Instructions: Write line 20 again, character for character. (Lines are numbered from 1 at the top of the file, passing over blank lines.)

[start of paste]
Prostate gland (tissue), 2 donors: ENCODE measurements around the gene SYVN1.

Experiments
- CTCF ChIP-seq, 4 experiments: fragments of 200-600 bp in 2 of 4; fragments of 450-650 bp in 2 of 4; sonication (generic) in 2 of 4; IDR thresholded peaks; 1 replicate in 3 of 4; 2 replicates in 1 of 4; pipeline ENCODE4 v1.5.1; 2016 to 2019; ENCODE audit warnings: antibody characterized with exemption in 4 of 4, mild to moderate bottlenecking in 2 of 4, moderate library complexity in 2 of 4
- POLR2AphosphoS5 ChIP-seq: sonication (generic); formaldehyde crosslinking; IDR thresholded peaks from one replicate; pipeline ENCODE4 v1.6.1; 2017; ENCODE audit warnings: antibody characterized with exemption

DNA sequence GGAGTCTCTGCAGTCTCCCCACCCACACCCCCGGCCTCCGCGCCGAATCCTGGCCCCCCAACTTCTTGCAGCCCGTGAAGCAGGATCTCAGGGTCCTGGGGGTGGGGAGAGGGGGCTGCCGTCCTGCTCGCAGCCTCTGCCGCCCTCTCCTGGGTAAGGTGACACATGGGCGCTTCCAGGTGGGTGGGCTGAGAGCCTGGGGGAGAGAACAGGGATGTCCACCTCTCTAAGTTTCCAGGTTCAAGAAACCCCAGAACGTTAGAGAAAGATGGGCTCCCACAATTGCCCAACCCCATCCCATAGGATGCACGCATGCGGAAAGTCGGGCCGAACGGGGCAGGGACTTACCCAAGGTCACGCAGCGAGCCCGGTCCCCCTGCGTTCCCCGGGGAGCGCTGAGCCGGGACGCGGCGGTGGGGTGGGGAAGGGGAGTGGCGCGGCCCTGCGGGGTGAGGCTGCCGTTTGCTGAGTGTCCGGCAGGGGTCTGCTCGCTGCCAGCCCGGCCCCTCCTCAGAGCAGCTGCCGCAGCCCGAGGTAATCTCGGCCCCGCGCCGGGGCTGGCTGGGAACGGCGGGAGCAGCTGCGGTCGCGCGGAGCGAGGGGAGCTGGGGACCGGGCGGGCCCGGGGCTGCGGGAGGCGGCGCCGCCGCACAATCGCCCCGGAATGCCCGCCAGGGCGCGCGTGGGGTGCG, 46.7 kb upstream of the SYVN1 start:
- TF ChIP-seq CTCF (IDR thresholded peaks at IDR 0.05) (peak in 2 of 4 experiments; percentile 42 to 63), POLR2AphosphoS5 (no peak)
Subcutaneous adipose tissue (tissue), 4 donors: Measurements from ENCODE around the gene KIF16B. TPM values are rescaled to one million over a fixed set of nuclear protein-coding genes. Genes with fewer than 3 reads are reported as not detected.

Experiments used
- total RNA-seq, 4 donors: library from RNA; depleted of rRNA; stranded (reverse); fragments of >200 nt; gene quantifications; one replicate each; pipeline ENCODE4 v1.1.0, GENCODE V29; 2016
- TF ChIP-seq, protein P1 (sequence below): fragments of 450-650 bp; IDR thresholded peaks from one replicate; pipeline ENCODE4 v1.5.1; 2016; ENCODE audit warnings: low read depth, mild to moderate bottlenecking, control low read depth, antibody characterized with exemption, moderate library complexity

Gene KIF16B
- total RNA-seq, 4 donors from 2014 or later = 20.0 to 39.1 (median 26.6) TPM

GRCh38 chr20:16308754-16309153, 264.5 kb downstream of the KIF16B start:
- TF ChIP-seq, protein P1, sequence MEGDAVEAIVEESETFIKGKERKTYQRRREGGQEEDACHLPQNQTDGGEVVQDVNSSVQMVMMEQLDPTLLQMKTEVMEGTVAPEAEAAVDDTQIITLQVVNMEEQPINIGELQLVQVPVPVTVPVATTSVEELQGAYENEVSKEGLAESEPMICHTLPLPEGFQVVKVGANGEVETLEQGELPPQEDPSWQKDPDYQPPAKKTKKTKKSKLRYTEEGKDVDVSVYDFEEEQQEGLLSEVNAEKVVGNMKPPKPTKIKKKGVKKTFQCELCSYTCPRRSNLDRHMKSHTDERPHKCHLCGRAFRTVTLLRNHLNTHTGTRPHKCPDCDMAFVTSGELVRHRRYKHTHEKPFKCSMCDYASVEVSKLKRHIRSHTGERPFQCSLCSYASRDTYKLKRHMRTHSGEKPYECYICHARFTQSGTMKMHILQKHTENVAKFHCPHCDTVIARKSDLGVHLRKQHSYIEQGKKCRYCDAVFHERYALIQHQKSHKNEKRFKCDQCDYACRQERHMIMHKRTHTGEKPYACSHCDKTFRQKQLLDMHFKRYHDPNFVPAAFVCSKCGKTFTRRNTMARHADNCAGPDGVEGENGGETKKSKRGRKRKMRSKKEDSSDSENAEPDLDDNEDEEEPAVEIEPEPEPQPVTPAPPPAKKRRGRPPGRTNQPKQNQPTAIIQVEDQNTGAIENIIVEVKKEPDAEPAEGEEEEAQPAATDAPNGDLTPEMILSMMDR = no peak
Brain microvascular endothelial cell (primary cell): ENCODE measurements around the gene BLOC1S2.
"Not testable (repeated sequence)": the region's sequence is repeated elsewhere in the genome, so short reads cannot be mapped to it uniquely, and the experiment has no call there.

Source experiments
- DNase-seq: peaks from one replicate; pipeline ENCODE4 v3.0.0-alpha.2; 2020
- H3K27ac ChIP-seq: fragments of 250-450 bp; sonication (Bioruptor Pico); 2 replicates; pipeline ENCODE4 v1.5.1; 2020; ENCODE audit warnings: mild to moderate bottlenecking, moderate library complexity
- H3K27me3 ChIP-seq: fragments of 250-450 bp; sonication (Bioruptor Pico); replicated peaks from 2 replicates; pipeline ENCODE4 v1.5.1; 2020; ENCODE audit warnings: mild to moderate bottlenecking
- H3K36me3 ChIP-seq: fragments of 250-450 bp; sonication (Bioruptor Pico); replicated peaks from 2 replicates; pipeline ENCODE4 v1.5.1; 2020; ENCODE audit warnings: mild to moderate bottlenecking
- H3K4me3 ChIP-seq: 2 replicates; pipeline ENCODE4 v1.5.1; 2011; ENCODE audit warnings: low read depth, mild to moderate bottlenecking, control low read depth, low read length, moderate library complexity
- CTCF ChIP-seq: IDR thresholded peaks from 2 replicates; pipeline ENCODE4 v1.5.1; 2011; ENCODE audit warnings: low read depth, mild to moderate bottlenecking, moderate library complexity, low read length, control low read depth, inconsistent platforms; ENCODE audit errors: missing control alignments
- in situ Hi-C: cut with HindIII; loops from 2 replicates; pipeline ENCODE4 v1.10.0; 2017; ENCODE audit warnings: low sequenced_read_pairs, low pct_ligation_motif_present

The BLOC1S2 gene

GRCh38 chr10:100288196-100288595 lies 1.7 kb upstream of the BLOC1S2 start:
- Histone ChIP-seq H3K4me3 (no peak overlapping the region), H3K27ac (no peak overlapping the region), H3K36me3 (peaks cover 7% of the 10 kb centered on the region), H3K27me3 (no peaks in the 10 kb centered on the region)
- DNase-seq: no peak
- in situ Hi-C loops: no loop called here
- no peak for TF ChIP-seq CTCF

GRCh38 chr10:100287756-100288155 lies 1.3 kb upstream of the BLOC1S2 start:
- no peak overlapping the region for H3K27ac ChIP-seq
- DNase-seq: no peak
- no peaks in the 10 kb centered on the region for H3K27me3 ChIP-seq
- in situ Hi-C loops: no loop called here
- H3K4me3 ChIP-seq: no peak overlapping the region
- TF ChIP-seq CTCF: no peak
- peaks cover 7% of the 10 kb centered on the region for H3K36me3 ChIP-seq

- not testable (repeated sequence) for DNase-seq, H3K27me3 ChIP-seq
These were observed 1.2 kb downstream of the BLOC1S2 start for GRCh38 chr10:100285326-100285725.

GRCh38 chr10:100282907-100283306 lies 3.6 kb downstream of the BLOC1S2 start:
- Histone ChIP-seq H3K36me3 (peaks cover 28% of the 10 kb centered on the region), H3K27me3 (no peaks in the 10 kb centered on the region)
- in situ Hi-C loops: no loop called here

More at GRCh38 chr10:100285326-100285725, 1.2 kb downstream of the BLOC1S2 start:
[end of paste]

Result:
- H3K27me3 ChIP-seq: fragments of 250-450 bp; sonication (Bioruptor Pico); replicated peaks from 2 replicates; pipeline ENCODE4 v1.5.1; 2020; ENCODE audit warnings: mild to moderate bottlenecking